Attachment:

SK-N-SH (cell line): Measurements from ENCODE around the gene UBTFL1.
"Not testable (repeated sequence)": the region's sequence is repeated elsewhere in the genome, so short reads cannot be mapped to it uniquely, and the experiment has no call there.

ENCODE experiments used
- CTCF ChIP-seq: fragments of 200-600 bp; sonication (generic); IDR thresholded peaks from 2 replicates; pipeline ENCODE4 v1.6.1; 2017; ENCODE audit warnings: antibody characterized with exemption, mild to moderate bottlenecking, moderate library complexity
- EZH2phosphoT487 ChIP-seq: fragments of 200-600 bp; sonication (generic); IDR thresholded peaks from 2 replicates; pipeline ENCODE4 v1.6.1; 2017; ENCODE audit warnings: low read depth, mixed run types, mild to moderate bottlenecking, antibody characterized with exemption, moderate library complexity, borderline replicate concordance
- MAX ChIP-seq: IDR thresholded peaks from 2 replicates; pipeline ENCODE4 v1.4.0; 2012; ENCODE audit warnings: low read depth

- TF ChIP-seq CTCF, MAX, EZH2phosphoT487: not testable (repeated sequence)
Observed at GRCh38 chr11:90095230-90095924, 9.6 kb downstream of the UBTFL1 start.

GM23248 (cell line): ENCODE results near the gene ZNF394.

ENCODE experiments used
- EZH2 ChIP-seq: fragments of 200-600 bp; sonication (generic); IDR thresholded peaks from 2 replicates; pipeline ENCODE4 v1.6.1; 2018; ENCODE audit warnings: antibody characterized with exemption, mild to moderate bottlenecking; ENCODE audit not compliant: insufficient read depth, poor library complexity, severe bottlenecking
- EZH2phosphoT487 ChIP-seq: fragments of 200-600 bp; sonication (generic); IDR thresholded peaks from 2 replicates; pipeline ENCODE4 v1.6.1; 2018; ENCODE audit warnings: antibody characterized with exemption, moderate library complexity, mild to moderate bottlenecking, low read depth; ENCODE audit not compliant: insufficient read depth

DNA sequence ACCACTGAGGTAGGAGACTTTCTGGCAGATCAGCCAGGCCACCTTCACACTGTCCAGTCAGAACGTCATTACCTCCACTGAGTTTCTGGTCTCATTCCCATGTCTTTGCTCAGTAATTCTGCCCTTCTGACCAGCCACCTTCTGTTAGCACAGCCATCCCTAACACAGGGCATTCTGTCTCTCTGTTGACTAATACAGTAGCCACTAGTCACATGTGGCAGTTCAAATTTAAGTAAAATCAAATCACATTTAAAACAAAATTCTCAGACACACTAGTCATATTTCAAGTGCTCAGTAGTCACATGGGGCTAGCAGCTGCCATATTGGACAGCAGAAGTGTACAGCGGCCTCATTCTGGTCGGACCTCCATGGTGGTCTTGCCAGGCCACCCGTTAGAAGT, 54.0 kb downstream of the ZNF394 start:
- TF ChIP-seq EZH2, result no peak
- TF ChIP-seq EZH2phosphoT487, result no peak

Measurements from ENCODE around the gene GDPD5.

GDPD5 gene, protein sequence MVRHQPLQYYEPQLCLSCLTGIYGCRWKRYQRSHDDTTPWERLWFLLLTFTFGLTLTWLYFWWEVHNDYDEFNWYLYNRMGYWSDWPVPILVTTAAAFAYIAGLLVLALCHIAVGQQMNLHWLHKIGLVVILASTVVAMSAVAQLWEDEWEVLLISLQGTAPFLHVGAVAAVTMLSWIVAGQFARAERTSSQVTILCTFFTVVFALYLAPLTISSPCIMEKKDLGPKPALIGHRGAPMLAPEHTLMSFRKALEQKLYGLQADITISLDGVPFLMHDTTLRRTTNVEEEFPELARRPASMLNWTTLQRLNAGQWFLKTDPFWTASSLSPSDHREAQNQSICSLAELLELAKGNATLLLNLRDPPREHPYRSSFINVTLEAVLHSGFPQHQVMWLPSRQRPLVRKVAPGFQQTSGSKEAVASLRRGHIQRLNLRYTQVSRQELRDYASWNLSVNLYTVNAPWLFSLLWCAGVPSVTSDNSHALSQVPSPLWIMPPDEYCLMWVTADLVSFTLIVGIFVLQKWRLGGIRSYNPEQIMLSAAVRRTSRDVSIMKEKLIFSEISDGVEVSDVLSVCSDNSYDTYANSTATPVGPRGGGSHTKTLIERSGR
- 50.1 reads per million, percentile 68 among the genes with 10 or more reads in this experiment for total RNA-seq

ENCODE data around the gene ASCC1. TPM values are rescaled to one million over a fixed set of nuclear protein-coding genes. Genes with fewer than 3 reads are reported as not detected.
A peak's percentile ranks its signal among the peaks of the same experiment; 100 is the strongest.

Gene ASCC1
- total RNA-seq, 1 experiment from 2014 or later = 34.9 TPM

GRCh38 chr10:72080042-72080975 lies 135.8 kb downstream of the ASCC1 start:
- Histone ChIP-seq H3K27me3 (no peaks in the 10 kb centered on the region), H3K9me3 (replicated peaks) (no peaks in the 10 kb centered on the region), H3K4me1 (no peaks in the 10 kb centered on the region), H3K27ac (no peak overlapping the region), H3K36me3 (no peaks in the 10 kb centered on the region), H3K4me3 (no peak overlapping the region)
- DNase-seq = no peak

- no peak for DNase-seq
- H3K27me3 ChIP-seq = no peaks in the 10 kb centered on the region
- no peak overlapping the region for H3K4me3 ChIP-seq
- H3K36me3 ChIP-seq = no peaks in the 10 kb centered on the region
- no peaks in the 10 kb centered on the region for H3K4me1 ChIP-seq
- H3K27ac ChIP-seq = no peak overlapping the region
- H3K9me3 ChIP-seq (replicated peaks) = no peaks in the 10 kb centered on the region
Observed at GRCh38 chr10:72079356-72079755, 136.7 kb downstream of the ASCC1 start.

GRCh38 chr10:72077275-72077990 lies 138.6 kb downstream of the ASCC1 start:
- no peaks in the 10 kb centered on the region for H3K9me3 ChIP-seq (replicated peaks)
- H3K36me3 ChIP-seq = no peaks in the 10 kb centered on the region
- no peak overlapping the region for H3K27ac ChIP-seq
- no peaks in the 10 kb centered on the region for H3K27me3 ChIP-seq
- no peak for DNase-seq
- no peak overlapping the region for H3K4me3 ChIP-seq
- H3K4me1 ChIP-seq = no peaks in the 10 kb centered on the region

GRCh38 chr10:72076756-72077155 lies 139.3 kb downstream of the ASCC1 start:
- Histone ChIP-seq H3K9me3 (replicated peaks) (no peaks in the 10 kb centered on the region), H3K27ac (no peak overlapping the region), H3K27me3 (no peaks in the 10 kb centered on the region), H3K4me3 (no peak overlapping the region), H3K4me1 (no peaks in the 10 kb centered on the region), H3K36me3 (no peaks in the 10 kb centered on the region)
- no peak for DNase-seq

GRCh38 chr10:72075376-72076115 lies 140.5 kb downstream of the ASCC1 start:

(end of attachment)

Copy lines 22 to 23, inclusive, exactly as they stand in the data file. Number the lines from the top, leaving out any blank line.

- total RNA-seq, 1 experiment from 2014 or later = 34.9 TPM

GRCh38 chr10:72080042-72080975 lies 135.8 kb downstream of the ASCC1 start: